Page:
Originally published in German.
Interview by Nick Brauns, from German Newspaper Junge Welt:
New academy aims to make concepts of the Kurdish movement accessible to those on the European left. A conversation with Anselm Schindler.
This Friday marks the announcement of the founding of the Academy of Democratic Modernity (ADM). What is behind this name?
The academy has emerged as an association of people concerned with the ideas of the Kurdish freedom movement. In this country, too, as a result of solidarity with the struggle for freedom in Kurdistan and northeastern Syria, there is a lot of interest in the theoretical and practical concepts behind the movement. ADM is an attempt to make these ideas accessible to a wider audience. However, this is not an end in itself for us: we see from the multiple crises we are in that humanity very urgently needs to change. Millions of people around the world are already fighting for this. We want to show how the ideas of the Kurdish movement can play a part in changing the world.
What was the impetus for founding the academy?
For many years, leftists in Europe have been working with the concepts of the Kurdish movement, which have been discussed in numerous books, and at events and conferences. The impetus for founding ADM was that this work often lacked a common space for expression and collaboration, which we now want to create, among other things, with a website. ADM is not a place, not a building, but a conviction that unites us: the conviction that this world can and must become different. We see ourselves, in the words of Abdullah Öcalan, confronted with aninterval of chaos,that is, with an episode in which the existing system is in crisis and new social dynamics are emerging. We believe that the historical analysis of Öcalan can help us to orient ourselves in the chaos.
To what extent can Öcalan’s reflections, developed with the societies of the Near and Middle East in mind, help leftists in the imperialist metropolises?
Revolutionary movements all over the world have to adapt to their respective situation. There is no one concept that will be equally successful everywhere. On the contrary, we have seen time and again how the overly rigid application of theory has become a millstone around the necks of revolutionaries. In this context, the ideas developed by Öcalan and the Kurdish movement should be understood less as a doctrine than as a tool. Concepts such as that ofdemocratic confederalismor thedemocratic nationare not building instructions for societies, but rather methods with which societies can solve their problems. The methods can be used universally in this sense, precisely because they are methods and not dogma.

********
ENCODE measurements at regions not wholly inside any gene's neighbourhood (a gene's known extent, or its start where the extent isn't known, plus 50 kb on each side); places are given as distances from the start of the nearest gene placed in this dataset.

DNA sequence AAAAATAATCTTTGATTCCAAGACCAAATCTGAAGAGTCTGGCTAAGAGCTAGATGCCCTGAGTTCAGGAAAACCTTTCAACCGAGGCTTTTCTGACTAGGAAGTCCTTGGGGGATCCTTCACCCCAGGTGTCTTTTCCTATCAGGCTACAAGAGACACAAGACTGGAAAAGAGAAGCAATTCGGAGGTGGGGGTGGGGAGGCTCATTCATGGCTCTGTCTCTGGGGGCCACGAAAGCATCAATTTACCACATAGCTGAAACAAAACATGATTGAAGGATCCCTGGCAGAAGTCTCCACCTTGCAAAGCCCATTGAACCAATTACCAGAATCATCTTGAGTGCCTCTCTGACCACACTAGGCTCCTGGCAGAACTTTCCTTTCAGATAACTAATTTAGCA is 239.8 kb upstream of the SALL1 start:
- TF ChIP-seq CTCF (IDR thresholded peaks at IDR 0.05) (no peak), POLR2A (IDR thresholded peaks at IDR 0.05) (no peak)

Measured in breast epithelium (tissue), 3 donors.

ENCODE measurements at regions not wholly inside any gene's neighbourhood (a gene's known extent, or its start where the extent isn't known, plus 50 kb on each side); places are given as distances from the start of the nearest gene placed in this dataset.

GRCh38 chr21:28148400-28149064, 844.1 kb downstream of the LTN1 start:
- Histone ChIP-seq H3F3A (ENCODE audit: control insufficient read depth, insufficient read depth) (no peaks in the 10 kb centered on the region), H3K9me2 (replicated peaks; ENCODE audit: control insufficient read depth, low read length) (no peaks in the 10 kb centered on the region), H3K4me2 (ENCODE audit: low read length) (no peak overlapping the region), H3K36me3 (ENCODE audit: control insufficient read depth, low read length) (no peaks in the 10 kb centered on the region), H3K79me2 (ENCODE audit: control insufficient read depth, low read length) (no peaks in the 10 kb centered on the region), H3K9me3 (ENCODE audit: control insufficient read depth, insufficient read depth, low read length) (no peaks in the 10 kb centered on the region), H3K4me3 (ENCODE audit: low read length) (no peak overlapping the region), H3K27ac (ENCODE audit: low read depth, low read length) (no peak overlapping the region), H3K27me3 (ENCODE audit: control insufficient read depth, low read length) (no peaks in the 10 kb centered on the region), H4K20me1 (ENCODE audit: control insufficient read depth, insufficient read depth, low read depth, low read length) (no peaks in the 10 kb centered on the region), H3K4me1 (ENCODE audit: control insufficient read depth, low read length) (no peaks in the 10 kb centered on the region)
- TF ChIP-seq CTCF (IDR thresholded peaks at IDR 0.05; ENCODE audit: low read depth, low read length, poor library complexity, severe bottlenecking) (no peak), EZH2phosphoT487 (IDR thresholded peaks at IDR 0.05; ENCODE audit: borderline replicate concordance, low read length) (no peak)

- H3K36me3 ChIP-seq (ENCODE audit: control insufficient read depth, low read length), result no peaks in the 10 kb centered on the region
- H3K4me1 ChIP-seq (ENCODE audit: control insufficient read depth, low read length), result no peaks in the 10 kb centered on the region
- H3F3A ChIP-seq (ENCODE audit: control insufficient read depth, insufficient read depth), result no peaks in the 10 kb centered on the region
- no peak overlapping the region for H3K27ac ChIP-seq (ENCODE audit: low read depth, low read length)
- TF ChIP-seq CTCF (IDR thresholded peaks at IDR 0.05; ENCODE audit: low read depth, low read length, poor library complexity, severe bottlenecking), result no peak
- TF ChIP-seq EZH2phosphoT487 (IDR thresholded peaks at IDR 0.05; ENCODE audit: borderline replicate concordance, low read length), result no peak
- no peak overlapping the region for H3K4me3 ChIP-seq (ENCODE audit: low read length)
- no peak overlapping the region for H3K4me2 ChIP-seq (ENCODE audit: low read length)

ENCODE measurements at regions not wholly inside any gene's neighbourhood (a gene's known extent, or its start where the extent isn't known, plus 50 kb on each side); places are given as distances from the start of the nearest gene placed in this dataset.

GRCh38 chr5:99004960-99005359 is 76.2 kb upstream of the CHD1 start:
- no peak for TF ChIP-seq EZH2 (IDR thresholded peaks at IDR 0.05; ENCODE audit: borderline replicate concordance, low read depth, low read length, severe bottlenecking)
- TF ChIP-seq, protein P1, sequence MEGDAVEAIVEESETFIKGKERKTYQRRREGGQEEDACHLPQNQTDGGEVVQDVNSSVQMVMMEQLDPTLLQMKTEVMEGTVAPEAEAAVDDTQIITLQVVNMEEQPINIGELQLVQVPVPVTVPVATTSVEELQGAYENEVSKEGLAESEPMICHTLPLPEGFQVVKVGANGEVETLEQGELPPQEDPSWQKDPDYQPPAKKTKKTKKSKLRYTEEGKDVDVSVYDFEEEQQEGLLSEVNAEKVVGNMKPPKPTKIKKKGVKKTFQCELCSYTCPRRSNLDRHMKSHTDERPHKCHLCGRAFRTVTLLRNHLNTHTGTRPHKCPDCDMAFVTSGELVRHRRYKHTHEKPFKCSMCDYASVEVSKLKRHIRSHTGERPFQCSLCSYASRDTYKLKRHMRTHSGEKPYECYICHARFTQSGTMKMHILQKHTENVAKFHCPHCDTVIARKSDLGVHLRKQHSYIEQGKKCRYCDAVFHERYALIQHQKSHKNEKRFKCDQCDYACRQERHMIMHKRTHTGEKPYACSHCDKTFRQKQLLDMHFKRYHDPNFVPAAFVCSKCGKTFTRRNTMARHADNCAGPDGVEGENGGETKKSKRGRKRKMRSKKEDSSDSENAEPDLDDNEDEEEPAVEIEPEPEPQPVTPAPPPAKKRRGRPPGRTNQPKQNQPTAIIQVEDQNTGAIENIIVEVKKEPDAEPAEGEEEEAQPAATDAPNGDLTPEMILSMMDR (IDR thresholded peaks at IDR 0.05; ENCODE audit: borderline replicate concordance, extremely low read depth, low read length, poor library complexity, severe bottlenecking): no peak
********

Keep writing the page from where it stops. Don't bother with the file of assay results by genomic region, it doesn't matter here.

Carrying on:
How does the concept ofdemocratic modernityrelate to Marxism and anarchism?
The concept ofdemocratic modernityhas in common with Marxism and anarchism that a clear class standpoint is taken, on the side of the exploited and oppressed. We are in the tradition of both Marxist and anarchist movements because we see them as part of the history ofdemocratic civilization.We do not see the contradictions that exist between libertarian and state socialist approaches as insurmountable — again, it is worth looking at the methodology used in Rojava. There, it is not denied that a revolutionary process requires a revolutionary vanguard. But it is also working towards a society in which communes and councils are built, that function without this vanguard.
March 18 is the 151st anniversary of the Paris Commune. It’s probably no coincidence that you chose this date as the founding day of the Academy?
No, the date was chosen deliberately. The Paris Commune was one of the central moments of the last two centuries when we look at our history, that is, the history of democratic forces. The Commune was physically crushed, but its ideas were not. They live on in our struggles today.
Anselm Schindler is active in the climate justice movement and writes for the Academy of Democratic Modernity.